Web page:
By Douglas Fehlen
An Opportunity with Many Benefits
College students get involved in undergraduate research for many reasons. Research projects provide individuals with an opportunity to develop in-depth knowledge in a particular discipline while learning how to use sophisticated equipment and working with professors who can become academic mentors. Students can also hone their research skills and become independent, self-motivated scholars. At the same time, they can grow into team roles, developing effective communication and management abilities along the way.
Tangible benefits of undergraduate research do not end there. Those who participate often have the opportunity to earn college credit or be paid for their work. The experience is a great addition to anyone's resume and is seen as particularly crucial for those who plan to attend graduate school. And while a particular project may not necessarily be tied to one's desired career field, potential employers view research responsibilities very favorably as they consider job applicants. Organizations often put a premium on experiences that enable students to utilize real-world critical thinking and problem solving abilities.
While there are high-value benefits to doing research as an undergraduate, deciding whether or not to participate merits careful consideration. Research projects can demand a significant commitment. Students who do not account for this time factor may find that their involvement on a project causes their grades to suffer. That's not to mention how a project might affect one's social life on campus. It might seem there isn't opportunity to hang out with anyone outside a research group. While bringing students closer to those in their academic discipline, finding balance in life might become a real challenge.
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Finding Opportunities That Are a Fit
The good news: You don't have to jump headfirst into a huge, all-consuming research project. Instead, you can test the waters in a lower commitment capacity. If you're an underclassman in the sciences, for example, you could start off by volunteering in a lab. You might perform some basic but essential function while learning about research initiatives within a department. Perhaps requiring only a few hours per week, a volunteer position can allow you to plan for a more substantive future role while getting foundational lab knowledge and gauging what kind of engagement your course load will allow.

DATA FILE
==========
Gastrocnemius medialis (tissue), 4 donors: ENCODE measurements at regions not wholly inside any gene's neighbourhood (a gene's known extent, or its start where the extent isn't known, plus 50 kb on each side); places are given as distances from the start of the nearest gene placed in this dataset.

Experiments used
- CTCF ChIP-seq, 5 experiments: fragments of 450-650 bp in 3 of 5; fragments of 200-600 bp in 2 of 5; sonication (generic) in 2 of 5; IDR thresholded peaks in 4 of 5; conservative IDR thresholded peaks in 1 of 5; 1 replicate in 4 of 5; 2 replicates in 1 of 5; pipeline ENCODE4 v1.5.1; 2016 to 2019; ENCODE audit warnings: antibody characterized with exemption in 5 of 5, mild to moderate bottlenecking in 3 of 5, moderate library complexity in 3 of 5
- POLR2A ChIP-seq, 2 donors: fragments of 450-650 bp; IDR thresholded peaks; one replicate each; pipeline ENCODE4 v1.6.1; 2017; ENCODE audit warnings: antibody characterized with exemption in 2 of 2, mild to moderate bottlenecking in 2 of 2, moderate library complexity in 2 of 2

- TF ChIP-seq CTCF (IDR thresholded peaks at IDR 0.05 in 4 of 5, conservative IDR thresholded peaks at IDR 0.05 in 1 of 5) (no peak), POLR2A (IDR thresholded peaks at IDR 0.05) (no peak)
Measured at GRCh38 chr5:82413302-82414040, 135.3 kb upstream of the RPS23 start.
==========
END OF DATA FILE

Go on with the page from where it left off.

After scouting projects available at your school, you'll recognize there are all kinds of opportunities to participate in undergraduate research - each requiring its own level of commitment. Some groups may demand only limited participation while credit-based or paid research positions often require more than 20 hours a week. When it comes to identifying roles that are workable for you, keep your eyes and ears open. Check your school's online job bank, departmental websites and other sources that post research assistant opportunities. Ask around when spending time with your network of lab contacts. Grad school students typically have the lay of the land when it comes to available research opportunities.
Another route to take is to directly contact any professors who are completing research in a field that is of interest to you. Talk with those instructors you have come to know - or those whose research you admire - scheduling an appointment or visiting during office hours. Before signing on to a project, make sure you are aware of, and okay with, the level of commitment a project will require. Professors who take you on as an assistant are relying on you, and bailing on responsibilities could potentially endanger research projects.
Students completing undergraduate research often have a goal of attending grad school. Find out whether graduate school is right for you.